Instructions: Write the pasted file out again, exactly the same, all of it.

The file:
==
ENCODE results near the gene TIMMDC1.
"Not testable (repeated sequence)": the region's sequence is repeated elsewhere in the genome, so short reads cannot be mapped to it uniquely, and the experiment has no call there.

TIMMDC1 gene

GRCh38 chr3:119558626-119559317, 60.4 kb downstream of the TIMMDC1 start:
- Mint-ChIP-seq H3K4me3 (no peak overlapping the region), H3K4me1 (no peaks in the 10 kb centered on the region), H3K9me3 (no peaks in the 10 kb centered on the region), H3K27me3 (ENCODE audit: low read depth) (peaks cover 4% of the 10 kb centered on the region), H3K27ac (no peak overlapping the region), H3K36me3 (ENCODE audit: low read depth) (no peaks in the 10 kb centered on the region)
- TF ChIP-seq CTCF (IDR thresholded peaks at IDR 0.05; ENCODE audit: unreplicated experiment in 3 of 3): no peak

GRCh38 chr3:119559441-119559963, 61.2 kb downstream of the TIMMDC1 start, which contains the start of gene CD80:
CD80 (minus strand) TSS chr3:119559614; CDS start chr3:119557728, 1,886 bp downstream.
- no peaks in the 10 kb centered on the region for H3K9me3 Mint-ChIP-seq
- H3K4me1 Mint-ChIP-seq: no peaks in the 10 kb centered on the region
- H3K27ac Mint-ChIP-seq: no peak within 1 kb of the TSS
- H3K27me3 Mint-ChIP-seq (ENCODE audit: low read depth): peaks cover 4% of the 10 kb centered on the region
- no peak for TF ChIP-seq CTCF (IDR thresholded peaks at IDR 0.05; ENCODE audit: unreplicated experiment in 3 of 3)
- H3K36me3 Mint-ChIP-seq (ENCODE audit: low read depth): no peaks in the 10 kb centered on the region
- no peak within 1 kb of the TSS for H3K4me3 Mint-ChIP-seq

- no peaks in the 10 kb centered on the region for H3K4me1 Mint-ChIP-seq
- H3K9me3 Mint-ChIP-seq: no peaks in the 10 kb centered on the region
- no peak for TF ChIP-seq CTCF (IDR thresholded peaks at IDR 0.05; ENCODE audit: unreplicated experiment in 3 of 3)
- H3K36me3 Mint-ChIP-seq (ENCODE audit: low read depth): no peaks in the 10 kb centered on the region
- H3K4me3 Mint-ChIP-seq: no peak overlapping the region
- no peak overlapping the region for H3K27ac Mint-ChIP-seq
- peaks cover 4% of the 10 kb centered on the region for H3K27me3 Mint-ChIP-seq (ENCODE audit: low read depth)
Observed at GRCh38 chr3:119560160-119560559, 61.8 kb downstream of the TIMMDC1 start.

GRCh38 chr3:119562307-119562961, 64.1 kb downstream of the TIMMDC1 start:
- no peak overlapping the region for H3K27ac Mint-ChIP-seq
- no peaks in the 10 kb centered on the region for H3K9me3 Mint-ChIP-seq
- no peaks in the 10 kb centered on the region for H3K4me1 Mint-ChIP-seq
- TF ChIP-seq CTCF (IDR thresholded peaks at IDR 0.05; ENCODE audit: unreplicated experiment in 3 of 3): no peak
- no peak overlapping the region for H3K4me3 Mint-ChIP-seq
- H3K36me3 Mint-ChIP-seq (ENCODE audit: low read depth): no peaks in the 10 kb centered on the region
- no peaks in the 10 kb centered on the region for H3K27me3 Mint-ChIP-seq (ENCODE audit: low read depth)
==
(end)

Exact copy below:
ENCODE results near the gene TIMMDC1.
"Not testable (repeated sequence)": the region's sequence is repeated elsewhere in the genome, so short reads cannot be mapped to it uniquely, and the experiment has no call there.

TIMMDC1 gene

GRCh38 chr3:119558626-119559317, 60.4 kb downstream of the TIMMDC1 start:
- Mint-ChIP-seq H3K4me3 (no peak overlapping the region), H3K4me1 (no peaks in the 10 kb centered on the region), H3K9me3 (no peaks in the 10 kb centered on the region), H3K27me3 (ENCODE audit: low read depth) (peaks cover 4% of the 10 kb centered on the region), H3K27ac (no peak overlapping the region), H3K36me3 (ENCODE audit: low read depth) (no peaks in the 10 kb centered on the region)
- TF ChIP-seq CTCF (IDR thresholded peaks at IDR 0.05; ENCODE audit: unreplicated experiment in 3 of 3): no peak

GRCh38 chr3:119559441-119559963, 61.2 kb downstream of the TIMMDC1 start, which contains the start of gene CD80:
CD80 (minus strand) TSS chr3:119559614; CDS start chr3:119557728, 1,886 bp downstream.
- no peaks in the 10 kb centered on the region for H3K9me3 Mint-ChIP-seq
- H3K4me1 Mint-ChIP-seq: no peaks in the 10 kb centered on the region
- H3K27ac Mint-ChIP-seq: no peak within 1 kb of the TSS
- H3K27me3 Mint-ChIP-seq (ENCODE audit: low read depth): peaks cover 4% of the 10 kb centered on the region
- no peak for TF ChIP-seq CTCF (IDR thresholded peaks at IDR 0.05; ENCODE audit: unreplicated experiment in 3 of 3)
- H3K36me3 Mint-ChIP-seq (ENCODE audit: low read depth): no peaks in the 10 kb centered on the region
- no peak within 1 kb of the TSS for H3K4me3 Mint-ChIP-seq

- no peaks in the 10 kb centered on the region for H3K4me1 Mint-ChIP-seq
- H3K9me3 Mint-ChIP-seq: no peaks in the 10 kb centered on the region
- no peak for TF ChIP-seq CTCF (IDR thresholded peaks at IDR 0.05; ENCODE audit: unreplicated experiment in 3 of 3)
- H3K36me3 Mint-ChIP-seq (ENCODE audit: low read depth): no peaks in the 10 kb centered on the region
- H3K4me3 Mint-ChIP-seq: no peak overlapping the region
- no peak overlapping the region for H3K27ac Mint-ChIP-seq
- peaks cover 4% of the 10 kb centered on the region for H3K27me3 Mint-ChIP-seq (ENCODE audit: low read depth)
Observed at GRCh38 chr3:119560160-119560559, 61.8 kb downstream of the TIMMDC1 start.

GRCh38 chr3:119562307-119562961, 64.1 kb downstream of the TIMMDC1 start:
- no peak overlapping the region for H3K27ac Mint-ChIP-seq
- no peaks in the 10 kb centered on the region for H3K9me3 Mint-ChIP-seq
- no peaks in the 10 kb centered on the region for H3K4me1 Mint-ChIP-seq
- TF ChIP-seq CTCF (IDR thresholded peaks at IDR 0.05; ENCODE audit: unreplicated experiment in 3 of 3): no peak
- no peak overlapping the region for H3K4me3 Mint-ChIP-seq
- H3K36me3 Mint-ChIP-seq (ENCODE audit: low read depth): no peaks in the 10 kb centered on the region
- no peaks in the 10 kb centered on the region for H3K27me3 Mint-ChIP-seq (ENCODE audit: low read depth)